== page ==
RUR-5 ASROC

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"ASROC" redirects to this page. For the vertical-launch variant, see RUM-139 VL-ASROC.
RUR-5 ASROC
ASROC launcher USS Columbus 1962.jpg
ASROC Launcher on board the USS Columbus (1962)
Type Standoff anti-submarine ballistic missile[1]
Place of origin United States
Service history
In service 1961[2]
Used by United States Navy and others
Production history
Designer Naval Ordnance Test Station Pasadena[1]
Honeywell
Manufacturer Honeywell[2]
Unit cost Approximately $350,000 (not including warhead)
Specifications
Weight 1,073 pounds (487 kg)[2]
Length 14.75 ft (4.50 m)[2]
Diameter 16.6 inches (420 mm)
Warhead Mark 46 torpedo, 96.8 pounds (43.9 kg)[2] of PBXN-103 high explosive; 10kt W44 Nuclear Warhead (Retired)
Detonation
mechanism
Payload Specific

Engine Solid propellant rocket motor[2]
Wingspan 26 78 inches (680 mm)
Operational
range
12 mi (19 km)[2]
Speed Subsonic
Guidance
system
Inertial guidance
Launch
platform
Surface ships[1]
The destroyer USS Agerholm fires an ASROC with a nuclear depth bomb in the "Swordfish" test in 1962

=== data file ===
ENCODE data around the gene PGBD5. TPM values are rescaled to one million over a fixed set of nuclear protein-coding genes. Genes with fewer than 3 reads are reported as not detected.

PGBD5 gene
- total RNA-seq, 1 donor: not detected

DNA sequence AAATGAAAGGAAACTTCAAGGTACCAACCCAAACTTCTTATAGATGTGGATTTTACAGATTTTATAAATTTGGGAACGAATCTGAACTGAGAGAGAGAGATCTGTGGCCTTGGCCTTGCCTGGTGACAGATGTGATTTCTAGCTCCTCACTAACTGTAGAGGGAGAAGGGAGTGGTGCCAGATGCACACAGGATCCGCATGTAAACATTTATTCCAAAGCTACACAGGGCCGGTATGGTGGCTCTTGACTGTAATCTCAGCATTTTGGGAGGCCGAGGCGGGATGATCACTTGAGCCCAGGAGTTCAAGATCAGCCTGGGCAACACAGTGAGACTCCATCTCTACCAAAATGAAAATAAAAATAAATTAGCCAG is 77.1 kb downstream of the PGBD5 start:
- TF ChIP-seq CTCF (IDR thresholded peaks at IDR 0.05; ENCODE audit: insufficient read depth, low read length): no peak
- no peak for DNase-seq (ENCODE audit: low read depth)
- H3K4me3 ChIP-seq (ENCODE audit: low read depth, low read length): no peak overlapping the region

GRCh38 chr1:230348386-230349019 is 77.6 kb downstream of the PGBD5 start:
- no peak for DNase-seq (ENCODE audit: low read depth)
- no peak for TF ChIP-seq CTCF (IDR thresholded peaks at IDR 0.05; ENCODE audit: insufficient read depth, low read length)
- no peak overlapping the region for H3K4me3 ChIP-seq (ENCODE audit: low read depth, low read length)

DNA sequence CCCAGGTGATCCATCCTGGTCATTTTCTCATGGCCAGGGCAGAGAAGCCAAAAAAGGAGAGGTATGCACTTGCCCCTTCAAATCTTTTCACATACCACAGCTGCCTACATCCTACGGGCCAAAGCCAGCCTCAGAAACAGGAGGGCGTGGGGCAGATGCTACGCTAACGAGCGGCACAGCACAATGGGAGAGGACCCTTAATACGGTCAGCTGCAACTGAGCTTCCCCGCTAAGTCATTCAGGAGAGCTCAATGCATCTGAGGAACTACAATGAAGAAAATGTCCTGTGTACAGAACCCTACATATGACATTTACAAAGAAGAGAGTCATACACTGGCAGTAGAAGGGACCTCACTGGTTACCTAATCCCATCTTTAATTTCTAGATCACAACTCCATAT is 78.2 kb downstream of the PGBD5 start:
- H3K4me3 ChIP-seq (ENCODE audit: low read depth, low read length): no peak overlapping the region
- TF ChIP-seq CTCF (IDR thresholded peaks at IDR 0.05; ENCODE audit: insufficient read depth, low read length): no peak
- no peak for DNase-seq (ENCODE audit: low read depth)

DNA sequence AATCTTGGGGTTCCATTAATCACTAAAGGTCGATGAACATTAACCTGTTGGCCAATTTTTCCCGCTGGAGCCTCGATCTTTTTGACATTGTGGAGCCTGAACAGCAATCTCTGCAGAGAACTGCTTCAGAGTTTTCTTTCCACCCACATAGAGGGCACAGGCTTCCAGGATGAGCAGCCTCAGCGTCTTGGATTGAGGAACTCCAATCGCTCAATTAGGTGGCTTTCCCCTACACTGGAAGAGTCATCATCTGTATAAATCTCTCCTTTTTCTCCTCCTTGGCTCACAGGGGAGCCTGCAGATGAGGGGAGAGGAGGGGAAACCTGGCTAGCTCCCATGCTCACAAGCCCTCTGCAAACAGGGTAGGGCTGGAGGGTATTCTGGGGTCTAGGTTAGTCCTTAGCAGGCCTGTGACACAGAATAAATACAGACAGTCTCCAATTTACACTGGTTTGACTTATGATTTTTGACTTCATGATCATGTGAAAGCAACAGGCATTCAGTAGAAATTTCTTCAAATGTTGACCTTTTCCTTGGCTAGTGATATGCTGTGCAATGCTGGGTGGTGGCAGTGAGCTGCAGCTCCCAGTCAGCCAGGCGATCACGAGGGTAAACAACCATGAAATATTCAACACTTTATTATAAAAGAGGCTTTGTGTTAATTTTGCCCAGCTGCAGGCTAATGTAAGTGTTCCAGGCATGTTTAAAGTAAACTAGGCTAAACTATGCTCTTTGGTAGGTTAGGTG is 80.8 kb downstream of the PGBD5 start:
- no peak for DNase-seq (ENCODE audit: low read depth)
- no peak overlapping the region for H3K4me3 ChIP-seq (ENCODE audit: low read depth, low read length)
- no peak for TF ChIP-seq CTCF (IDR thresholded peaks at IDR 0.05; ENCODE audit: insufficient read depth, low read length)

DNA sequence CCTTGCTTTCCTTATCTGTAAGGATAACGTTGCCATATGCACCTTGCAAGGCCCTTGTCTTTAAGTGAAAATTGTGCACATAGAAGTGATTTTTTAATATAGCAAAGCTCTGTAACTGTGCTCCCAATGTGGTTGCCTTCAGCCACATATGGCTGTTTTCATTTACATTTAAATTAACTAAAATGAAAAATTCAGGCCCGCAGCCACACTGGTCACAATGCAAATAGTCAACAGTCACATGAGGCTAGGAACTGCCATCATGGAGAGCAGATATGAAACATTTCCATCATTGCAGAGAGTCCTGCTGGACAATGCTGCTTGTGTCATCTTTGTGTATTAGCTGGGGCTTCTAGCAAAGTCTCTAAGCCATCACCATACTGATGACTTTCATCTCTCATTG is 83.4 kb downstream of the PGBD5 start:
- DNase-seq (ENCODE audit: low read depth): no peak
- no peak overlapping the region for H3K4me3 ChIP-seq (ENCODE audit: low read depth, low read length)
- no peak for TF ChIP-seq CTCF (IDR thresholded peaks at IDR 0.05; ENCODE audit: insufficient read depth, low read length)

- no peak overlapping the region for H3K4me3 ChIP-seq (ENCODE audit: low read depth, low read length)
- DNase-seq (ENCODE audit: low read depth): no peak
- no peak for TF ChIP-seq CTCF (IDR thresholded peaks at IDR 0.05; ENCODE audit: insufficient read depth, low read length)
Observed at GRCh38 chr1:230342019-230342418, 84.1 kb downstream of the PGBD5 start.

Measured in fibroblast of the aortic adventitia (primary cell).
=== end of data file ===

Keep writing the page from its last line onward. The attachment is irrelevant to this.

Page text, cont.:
ASROC 'Matchbox' reload doors are visible in this photograph of the Japanese Asagiri class destroyer Asagiri, formerly DD 151, renumbered TV 3516 after reclassification as a training vessel, seen here on 28 July 2008 departing from Portsmouth Naval Base, UK.
ASROC launch from USS Joseph Strauss (DDG-16), in 1978.

The RUR-5 ASROC (for Anti-Submarine ROCket) is an all-weather, all sea-conditions anti-submarine missile system. Developed by the United States Navy in the 1950s, it was deployed in the 1960s, updated in the 1990s, and eventually installed on over 200 USN surface ships, specifically cruisers, destroyers, and frigates. The ASROC has been deployed on scores of warships of many other navies, including Canada, Germany, Italy, Japan, the Republic of China, Greece, Pakistan and others.[3]

History[edit]